Tuesday, October 2, 2012

Tomatoland: How Modern Industrial Agriculture Destroyed Our Most Alluring Fruit, by Barry Estabrook

Staff Review by Chris Saliba

Foodie and former Gourmet magazine writer Brian Estabrook goes to the barricades with this brilliant and horrifying book on industrial tomato production, Tomatoland. While investigating why modern tomatoes are so flavourless (they grow them out of sand in Florida, using fertilisers and pesticides), he gets involved in the workers' movement to help improve the pay and conditions of the mostly Hispanic tomato pickers the industry employs.

The American State of Florida does not provide an environment particularly conducive to growing tomatoes, yet ironically enough it is a major tomato grower. How does this happen? Through the magic of technology and cheap fossil fuel energy inputs. Amazingly, in Florida big business has found a way of successfully growing tomatoes out of, wait for it - sand. Fertilisers are pumped into the ground, and pesticides are sprayed over the top, until perfect tomatoes are grown. The only problem, according to consumer satisfaction surveys, is that the tomatoes are tasteless, hard and very unappetising. These industrial tomatoes are grown for hardy transporting and trade, rather than savouring as a delicious food.

While the subtitle of Tomatoland makes it seem like a foodie’s war against blandness (writer Brian Estabrook was a contributing editor at Gourmet magazine for eight years), the book has perhaps more in common with Upton Sinclair’s classic about worker exploitation in the Chicago meatpacking districts, The Jungle (1906). Estabrook dedicates Tomatoland to the ‘men and women who pick the food we eat’ and devotes much of the book to the plight of the mainly Hispanic workers that pick tomatoes under appalling conditions.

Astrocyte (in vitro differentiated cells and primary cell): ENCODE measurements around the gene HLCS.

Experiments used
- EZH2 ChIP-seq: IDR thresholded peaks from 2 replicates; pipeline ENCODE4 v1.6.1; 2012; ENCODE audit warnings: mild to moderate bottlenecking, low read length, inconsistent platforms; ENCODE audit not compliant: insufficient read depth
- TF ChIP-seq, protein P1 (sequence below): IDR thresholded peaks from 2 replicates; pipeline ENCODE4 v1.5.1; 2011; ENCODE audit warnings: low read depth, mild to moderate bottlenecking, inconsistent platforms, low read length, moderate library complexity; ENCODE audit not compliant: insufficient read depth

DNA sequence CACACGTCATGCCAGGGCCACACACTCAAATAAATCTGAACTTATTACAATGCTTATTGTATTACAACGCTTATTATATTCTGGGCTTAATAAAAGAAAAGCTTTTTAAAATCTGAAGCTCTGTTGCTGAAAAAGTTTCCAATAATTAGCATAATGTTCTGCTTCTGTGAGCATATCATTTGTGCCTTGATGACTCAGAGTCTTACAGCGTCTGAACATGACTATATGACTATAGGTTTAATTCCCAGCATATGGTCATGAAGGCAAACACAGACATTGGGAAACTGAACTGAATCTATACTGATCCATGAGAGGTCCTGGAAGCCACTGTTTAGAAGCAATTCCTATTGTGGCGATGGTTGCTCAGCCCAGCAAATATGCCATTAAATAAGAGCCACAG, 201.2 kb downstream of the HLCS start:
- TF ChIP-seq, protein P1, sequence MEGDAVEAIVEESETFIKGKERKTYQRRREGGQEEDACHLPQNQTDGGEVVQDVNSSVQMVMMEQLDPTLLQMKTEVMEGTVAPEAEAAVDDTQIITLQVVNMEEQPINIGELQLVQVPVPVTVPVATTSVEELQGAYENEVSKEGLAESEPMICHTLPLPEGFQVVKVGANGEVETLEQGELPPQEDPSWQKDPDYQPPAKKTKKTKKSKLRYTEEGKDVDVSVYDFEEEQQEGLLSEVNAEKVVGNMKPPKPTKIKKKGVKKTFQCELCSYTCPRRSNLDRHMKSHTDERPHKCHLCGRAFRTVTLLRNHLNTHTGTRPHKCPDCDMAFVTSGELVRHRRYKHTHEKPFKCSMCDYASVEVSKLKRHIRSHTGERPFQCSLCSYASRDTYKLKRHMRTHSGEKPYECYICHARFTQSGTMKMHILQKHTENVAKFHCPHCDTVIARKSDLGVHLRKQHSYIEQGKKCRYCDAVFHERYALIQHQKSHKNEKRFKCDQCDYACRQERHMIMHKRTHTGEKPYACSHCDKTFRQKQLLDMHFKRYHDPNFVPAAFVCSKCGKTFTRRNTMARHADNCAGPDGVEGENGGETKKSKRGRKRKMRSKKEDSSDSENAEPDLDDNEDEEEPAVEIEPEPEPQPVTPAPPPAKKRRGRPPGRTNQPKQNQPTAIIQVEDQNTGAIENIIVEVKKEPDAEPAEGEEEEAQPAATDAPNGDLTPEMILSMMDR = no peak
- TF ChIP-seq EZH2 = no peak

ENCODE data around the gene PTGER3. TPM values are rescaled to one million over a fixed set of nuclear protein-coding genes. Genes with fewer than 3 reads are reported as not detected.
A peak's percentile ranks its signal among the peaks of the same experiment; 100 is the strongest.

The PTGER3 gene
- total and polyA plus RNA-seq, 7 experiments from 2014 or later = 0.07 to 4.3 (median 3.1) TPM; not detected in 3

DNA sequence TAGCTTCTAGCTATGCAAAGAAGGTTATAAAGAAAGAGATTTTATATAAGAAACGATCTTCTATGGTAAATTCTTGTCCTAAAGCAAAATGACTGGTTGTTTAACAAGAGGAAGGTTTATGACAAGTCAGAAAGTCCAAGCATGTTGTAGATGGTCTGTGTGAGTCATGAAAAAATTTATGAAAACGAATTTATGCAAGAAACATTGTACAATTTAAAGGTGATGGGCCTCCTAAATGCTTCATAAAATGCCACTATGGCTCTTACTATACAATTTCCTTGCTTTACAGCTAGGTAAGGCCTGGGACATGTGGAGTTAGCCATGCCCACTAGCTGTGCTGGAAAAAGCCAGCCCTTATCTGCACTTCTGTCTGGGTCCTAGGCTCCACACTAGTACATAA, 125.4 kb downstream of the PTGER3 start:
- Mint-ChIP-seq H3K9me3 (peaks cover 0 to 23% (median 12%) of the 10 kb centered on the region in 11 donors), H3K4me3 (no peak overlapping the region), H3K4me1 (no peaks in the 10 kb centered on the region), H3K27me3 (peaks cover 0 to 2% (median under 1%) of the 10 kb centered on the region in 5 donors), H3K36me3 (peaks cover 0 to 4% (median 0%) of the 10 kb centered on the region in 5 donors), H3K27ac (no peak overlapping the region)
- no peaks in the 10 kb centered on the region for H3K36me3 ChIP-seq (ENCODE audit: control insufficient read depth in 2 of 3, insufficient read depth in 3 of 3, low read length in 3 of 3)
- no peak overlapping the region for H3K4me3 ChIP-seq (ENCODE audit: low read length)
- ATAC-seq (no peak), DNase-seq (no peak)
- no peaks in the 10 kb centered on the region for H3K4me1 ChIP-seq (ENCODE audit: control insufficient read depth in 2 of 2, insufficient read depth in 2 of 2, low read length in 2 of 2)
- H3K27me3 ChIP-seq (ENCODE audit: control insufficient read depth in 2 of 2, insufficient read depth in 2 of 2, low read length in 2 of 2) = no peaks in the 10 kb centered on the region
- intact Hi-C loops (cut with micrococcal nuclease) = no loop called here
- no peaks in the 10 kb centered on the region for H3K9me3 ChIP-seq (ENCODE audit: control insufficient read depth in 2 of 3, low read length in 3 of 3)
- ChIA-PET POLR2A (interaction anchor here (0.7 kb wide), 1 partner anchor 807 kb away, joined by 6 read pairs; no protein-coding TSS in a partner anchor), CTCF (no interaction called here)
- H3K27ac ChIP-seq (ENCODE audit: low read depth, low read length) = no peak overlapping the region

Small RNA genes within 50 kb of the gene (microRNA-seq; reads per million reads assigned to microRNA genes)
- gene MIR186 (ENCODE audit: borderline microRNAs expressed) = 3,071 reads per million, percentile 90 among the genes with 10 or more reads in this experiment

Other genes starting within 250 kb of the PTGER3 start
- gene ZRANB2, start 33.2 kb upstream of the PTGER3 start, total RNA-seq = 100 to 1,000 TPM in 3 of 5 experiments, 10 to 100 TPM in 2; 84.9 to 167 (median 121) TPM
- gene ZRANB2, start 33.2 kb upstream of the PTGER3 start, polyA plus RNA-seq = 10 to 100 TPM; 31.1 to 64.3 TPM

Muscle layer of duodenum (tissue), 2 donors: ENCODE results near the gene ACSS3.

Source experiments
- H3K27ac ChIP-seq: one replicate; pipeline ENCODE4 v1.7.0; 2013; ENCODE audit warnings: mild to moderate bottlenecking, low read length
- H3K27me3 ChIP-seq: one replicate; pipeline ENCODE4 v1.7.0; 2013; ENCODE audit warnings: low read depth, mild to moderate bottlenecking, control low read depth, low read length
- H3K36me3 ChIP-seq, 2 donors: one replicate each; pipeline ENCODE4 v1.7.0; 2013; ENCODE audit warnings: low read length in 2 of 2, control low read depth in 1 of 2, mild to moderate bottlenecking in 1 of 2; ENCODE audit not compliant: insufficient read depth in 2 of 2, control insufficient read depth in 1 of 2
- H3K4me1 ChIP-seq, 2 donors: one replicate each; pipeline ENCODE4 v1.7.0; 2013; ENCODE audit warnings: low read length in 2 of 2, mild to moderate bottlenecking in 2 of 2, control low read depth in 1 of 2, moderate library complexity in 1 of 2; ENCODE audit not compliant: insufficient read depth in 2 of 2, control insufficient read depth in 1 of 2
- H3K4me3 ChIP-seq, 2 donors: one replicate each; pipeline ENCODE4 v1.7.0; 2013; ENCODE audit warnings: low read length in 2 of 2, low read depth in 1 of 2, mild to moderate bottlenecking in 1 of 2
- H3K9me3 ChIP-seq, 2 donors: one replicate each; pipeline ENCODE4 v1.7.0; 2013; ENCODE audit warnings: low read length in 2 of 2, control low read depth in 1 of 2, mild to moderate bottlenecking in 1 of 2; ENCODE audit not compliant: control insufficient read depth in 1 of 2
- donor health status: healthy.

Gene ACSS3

There are some truly heartbreaking stories in this horror movie of industrial tomato production. Poor workers in fear of being deported often work in fields that are sprayed with dangerous pesticides. Not only that, these workers get doused whilst on the job, their clothes dripping wet with toxic chemicals. Estabrook interviews several women who worked under these conditions while pregnant, later giving birth to severely deformed babies. Added to this tragedy is the high cost of medical care for the sick babies.

These exploited workers have courageously managed to organise and agitate for improved conditions. This has not been easy, as the powerful food producing industries fight tooth and nail against even the smallest improvements in workers’ pay and conditions.

The last section of the book describes the possibilites for improved taste, productivity and working conditions on organic farms. Going organic, according to Estabrook, seems to be the answer to most of the problems industrial production creates. Surprisingly there are even productivity gains to be made by going organic.

Despite the grim sounding subject matter of Tomatoland, the book is a surprisingly good read. Estabrook writes in a nice, elegant style and does his homework to bring the story directly from the field and farmer to the reader. There is plenty of first hand journalism, interviews with victims and industry hot shots, plus reporting from rallies and protests. His book paints a frightening picture of industrial food production, both for human health and fairness to workers. Tomatoes forced out of sand by use of fertilisers and pesticides sounds like a recipe for disaster. And if Tomatoland is anything to go by, it is.

Tomatoland: How Modern Industrial Agriculture Destroyed Our Most Alluring Fruit, by Brian Estabrook. Published by Andrews McMeel Publishing. ISBN: 9781449423452   $19.95